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Notices to Readers
World AIDS Day — December 1, 2001
Contact: Office of Communications
Contact: Randy Elder, M.Ed.
Reports and Recommendations
Promoting Oral Health: Interventions for Preventing Dental Caries, Oral and Pharyngeal Cancers, and Sports-Related Craniofacial Injuries;
A Report on Recommendations of the Task Force on Community Preventive Services.
Contact: William Maas, D.D.S.
Synopsis for November 30, 2001
Update: Investigation of Bioterrorism-Related Inhalational Anthrax — Connecticut, 2001To date, there is no obvious source of exposure to anthrax for the Connecticut woman who died of inhalational anthrax earlier this month.
The isolate of Bacillus anthracis from this most recent case is indistinguishable from the strain identified in previous bioterrorism-related cases. However, most cases have been associated with exposures at media companies or postal facilities. The patient in Connecticut was probably exposed in a different setting since she had limited activity outside her home and had not visited a media outlet or implicated postal facility .The investigations — both public health and law enforcement — being conducted to find the source of exposure continues.
Update: Adverse Events Associated with Anthrax Prophylaxis Among Postal Employees — New Jersey, New York, and the District of Columbia Metropolitan Area, 2001For persons exposed to Bacillus anthracis, completion of a full 60-day course of antibiotics is essential to preventing anthrax.
A survey was conducted among postal employees in New Jersey, New York, and Washington, DC who are taking antibiotics for exposure to B. anthracis to evaluate adverse events associated with the use of these antibiotics. Of the 3,428 persons on ciprofloxacin, 19 percent reported severe nausea, vomiting, diarrhea, or abdominal pain; 14 percent reported fainting, light-headedness, or dizziness, 7 percent reported heartburn or acid reflux, and 6 percent reported rash, hives, or itchy skins. However, only 2 percent of those persons surveyed, who had a reaction to the antibiotics, sought medical care for their symptoms.
HIV Testing Among Racial/Ethnic Minorities — United States, 1999Numbers of American being tested for HIV up, but critical group remains untested.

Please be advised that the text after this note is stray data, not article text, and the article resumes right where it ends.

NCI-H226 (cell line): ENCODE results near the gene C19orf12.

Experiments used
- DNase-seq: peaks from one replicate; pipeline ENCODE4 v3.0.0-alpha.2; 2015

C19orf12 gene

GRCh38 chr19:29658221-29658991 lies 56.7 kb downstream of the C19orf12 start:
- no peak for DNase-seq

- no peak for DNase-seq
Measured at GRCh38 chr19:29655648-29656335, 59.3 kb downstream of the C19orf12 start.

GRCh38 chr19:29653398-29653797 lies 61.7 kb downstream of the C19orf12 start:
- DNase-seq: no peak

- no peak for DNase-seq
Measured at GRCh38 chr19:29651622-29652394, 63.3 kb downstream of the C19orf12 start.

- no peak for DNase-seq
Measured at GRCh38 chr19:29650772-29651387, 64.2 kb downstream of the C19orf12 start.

The percentage of Americans who report being tested for HIV has increased significantly over the past decade, but a considerable number of at-risk individuals have never been tested. According to results from the most recent National Health Interview Survey, 31 percent of survey respondents reported HIV testing, up from 5 percent in 1987 and 26 percent in 1995. Of the subset of respondents at high risk for HIV infection (nearly 2 percent), over 70 percent reported having been tested. However, there is still a critical need to reach the remaining 25 percent of at-risk individuals who have not been tested. The level of testing and reported motivations for testing varied by race and ethnicity, underscoring the need for carefully targeted strategies to encourage testing. By race and ethnicity, 82.2 percent of at-risk African-Americans had been tested, compared to 73.5 percent of at-risk Latinos, and 72.6 percent of at-risk whites. Increasing the proportion of infected and at-risk individuals who know their HIV status is a primary focus of CDC's national strategy to reduce the number of new HIV infections in half by 2005.
Simultaneous Administration of Varicella Vaccine and Other Recommended Childhood Vaccines — United States, 1995–1999The effectiveness of varicella vaccine decreases when it is was administered less than 30 days after MMR vaccine.
Varicella vaccine is recommended in the United States for children 12-18 months and for susceptible older children, adolescents and adults. The Vaccine Safety Datalink (VSD) project was used to assess the post-licensure effectiveness of varicella vaccine (chicken pox) when administered simultaneously with, or less than 30 days after, vaccines recommended for routine childhood immunization: MMR, DTP, Haemophilus influenzae type B vaccine (Hib), oral polio vaccine, inactivated polio vaccine, and hepatitis B vaccine. The VSD links computerized vaccination records to clinic visit and hospital discharge records of children from several large health maintenance organizations in the United States.
Weekly Update: West Nile Virus Activity — United States, November 14-20, 2001
The report summarizes surveillance data for West Nile Virus (WNV) activities in the United States. The report includes information on human cases and deaths, infected birds and other animals, and WNV-positive mosquito pools.
This page last reviewed Thursday, November 29, 2001
Centers for Disease Control and Prevention